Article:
The Equal Employment Opportunity Commission (EEOC) has finally issued proposed regulations under the Americans with Disabilities Act (ADA) regarding wellness programs. The proposed regulations amend existing regulations and provide guidance on the extent to which employers may use incentives to encourage employee participation in wellness programs that include disability-related inquiries and/or medical examinations. The proposed regulations are intended to work in tandem with final regulations under the Health Insurance Portability and Accountability Act (HIPAA) and the Affordable Care Act (ACA), but there are significant differences.

This advisory discusses the proposed regulations’ content, how they interact with the final HIPAA/ACA regulations, and what next-steps employers should consider. While the regulations are not yet final, and are now subject to a 60-day comment period, they are likely to be implemented largely as drafted and it is not too early to start preparing.


Many different laws govern wellness programs, including HIPAA, ACA, Civil Rights Act, Equal Pay Act, Age Discrimination in Employment Act, Genetic Information Nondiscrimination Act and, of course, the ADA. In recent years employers have revised their wellness programs to comply with final regulations under HIPAA and the ACA (see our previous advisory). These rules prohibit discrimination in premiums, benefits or eligibility based on a health factor, with exceptions for premium discounts, rebates or modifications to otherwise applicable cost sharing (e.g. copayments, deductibles or coinsurance) for wellness programs. In contrast, the ADA prohibits discrimination against individuals with disabilities and prohibits employers from making disability-related inquiries or requiring medical examinations of employees, except in limited circumstances. Relevant to wellness programs, medical examinations and inquiries must be “voluntary” and there cannot be a “penalty” for not participating. A key open question was whether withholding a premium adjustment or reward available under a wellness plan, for an employee who elected to opt out, was akin to a penalty and therefore the program was not “voluntary.” The EEOC’s position under the ADA on wellness programs has been unclear for many years, culminating in a burst of recent enforcement activity, and lawsuits being filed this past year, that left employers wondering whether their HIPAA/ACA compliant wellness programs are also ADA compliant.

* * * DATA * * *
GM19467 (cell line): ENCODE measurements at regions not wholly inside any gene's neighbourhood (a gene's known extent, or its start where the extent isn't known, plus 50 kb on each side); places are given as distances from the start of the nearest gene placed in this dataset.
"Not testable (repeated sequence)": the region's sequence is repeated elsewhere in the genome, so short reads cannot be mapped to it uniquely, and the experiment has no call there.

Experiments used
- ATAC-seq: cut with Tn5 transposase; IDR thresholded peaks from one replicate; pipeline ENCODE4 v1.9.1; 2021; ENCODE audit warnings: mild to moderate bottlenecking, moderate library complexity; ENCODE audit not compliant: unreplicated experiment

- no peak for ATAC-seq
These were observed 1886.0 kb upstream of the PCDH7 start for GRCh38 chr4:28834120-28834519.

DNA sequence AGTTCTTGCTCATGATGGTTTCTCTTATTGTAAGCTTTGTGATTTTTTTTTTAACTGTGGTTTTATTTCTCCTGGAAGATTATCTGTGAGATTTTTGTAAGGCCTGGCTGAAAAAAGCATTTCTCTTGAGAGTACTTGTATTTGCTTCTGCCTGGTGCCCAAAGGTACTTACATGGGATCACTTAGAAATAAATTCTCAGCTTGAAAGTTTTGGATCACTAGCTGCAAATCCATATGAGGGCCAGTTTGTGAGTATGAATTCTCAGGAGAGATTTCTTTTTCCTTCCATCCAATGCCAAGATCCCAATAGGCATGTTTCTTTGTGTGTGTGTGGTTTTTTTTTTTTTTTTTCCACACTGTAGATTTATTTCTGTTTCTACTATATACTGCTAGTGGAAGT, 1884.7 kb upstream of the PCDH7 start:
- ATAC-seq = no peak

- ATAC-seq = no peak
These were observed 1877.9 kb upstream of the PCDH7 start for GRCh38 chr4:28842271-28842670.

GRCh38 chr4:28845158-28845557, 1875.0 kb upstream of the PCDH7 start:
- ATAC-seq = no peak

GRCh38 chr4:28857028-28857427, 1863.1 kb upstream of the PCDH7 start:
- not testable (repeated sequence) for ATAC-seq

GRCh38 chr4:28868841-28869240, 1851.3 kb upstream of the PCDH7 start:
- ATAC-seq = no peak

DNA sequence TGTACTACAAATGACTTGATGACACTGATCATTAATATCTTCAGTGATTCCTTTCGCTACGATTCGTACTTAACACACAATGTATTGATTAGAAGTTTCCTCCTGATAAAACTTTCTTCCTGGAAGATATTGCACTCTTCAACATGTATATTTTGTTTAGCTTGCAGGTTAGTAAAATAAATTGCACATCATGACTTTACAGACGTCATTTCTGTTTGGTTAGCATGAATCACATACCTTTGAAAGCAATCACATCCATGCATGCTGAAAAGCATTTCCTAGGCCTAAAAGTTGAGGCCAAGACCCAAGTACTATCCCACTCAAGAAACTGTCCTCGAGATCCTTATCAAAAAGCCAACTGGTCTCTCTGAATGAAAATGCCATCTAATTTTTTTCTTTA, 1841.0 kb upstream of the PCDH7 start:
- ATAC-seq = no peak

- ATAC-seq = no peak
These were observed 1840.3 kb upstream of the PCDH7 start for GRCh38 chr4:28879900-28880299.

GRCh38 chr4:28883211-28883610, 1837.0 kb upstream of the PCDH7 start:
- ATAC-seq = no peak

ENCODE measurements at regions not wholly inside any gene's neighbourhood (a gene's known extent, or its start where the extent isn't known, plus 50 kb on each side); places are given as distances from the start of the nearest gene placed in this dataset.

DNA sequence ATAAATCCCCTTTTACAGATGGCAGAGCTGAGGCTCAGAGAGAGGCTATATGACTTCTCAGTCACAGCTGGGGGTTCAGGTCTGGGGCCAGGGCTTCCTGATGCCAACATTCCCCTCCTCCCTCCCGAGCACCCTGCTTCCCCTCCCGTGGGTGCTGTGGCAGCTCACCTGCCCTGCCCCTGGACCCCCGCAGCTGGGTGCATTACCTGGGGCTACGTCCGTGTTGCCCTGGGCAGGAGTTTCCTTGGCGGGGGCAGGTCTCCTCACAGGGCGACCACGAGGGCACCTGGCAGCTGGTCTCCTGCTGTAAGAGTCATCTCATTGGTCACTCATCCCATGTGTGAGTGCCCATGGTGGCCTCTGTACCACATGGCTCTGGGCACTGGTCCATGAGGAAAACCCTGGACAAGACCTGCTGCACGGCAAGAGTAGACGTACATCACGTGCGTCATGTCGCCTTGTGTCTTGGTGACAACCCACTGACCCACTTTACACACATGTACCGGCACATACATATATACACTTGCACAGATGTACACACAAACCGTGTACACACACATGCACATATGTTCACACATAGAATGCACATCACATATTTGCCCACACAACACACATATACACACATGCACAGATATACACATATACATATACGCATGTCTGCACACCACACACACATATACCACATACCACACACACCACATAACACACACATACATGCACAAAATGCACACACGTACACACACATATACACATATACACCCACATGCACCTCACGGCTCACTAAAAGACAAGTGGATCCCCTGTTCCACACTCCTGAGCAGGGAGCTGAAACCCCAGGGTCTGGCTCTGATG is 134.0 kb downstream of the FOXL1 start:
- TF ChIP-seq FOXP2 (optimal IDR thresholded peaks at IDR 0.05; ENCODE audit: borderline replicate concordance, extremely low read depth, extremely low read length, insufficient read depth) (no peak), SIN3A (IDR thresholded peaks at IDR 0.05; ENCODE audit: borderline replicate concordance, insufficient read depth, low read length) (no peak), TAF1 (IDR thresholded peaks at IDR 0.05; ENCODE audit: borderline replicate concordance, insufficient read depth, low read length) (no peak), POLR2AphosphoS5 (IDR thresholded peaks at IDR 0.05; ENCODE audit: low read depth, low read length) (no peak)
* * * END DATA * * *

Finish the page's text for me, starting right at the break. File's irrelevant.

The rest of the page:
How do the proposed regulations and the HIPAA/ACA regulations fit together?

The EEOC stated that compliance with the HIPAA/ACA regulations is not determinative of compliance with the ADA, but acknowledged its responsibility to interpret the ADA in a manner that reflects both the ADA’s goal of limiting employer access to medical information and the HIPAA/ACA provisions promoting wellness programs. In addition, the EEOC rejected the “bona fide benefit plan” ADA safe harbor as the proper basis for finding wellness incentives permissible and states that wellness incentives should be measured under the “voluntary” ADA standard.

What does that mean and where does it leave employers? The short answer is that employers now have two sets of rules for compliance that work together (sort of). The table below describes the proposed regulations’ requirements, and how the new rules fit into the HIPAA/ACA scheme. Employers should assess what action they need to take by using the checklists in the table below, and should contact their DWT employment and benefits attorneys for further information.

Click here to view table.